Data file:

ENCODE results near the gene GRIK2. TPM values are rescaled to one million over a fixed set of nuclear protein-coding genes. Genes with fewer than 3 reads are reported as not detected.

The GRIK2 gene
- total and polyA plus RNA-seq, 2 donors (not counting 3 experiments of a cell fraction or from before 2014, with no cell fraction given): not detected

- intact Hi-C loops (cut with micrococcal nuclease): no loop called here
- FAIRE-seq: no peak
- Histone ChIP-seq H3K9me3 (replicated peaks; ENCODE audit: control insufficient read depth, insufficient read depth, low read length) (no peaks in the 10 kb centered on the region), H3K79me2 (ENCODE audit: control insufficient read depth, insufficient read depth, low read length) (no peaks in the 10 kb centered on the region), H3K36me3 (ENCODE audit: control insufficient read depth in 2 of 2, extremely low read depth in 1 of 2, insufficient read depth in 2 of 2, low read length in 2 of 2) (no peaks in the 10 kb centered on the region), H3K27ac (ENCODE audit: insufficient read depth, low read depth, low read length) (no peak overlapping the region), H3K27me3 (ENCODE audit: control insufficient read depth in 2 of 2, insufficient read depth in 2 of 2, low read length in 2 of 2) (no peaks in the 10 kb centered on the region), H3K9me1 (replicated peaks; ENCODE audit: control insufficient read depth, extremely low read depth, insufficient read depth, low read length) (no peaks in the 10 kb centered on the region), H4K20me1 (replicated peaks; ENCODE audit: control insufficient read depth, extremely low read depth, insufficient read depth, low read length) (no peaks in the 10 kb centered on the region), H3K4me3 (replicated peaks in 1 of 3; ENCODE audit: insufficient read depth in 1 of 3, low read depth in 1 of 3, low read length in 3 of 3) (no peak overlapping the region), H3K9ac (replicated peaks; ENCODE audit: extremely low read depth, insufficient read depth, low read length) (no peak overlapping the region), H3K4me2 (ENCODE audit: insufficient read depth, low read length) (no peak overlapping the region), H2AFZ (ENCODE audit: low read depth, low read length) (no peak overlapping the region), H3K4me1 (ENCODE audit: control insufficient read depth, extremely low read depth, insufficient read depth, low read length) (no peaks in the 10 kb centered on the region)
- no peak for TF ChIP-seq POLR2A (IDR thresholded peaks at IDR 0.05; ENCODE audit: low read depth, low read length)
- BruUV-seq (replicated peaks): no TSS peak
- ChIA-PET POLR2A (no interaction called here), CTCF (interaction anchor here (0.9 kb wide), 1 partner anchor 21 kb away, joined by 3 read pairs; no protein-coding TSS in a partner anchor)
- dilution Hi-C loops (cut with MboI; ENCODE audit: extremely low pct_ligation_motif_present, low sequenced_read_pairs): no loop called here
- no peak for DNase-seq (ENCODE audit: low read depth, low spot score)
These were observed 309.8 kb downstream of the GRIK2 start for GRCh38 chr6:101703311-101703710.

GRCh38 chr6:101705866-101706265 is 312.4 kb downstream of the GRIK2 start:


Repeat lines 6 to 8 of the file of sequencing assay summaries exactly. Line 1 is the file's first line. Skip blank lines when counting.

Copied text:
- Histone ChIP-seq H3K9me3 (replicated peaks; ENCODE audit: control insufficient read depth, insufficient read depth, low read length) (no peaks in the 10 kb centered on the region), H3K79me2 (ENCODE audit: control insufficient read depth, insufficient read depth, low read length) (no peaks in the 10 kb centered on the region), H3K36me3 (ENCODE audit: control insufficient read depth in 2 of 2, extremely low read depth in 1 of 2, insufficient read depth in 2 of 2, low read length in 2 of 2) (no peaks in the 10 kb centered on the region), H3K27ac (ENCODE audit: insufficient read depth, low read depth, low read length) (no peak overlapping the region), H3K27me3 (ENCODE audit: control insufficient read depth in 2 of 2, insufficient read depth in 2 of 2, low read length in 2 of 2) (no peaks in the 10 kb centered on the region), H3K9me1 (replicated peaks; ENCODE audit: control insufficient read depth, extremely low read depth, insufficient read depth, low read length) (no peaks in the 10 kb centered on the region), H4K20me1 (replicated peaks; ENCODE audit: control insufficient read depth, extremely low read depth, insufficient read depth, low read length) (no peaks in the 10 kb centered on the region), H3K4me3 (replicated peaks in 1 of 3; ENCODE audit: insufficient read depth in 1 of 3, low read depth in 1 of 3, low read length in 3 of 3) (no peak overlapping the region), H3K9ac (replicated peaks; ENCODE audit: extremely low read depth, insufficient read depth, low read length) (no peak overlapping the region), H3K4me2 (ENCODE audit: insufficient read depth, low read length) (no peak overlapping the region), H2AFZ (ENCODE audit: low read depth, low read length) (no peak overlapping the region), H3K4me1 (ENCODE audit: control insufficient read depth, extremely low read depth, insufficient read depth, low read length) (no peaks in the 10 kb centered on the region)
- no peak for TF ChIP-seq POLR2A (IDR thresholded peaks at IDR 0.05; ENCODE audit: low read depth, low read length)
- BruUV-seq (replicated peaks): no TSS peak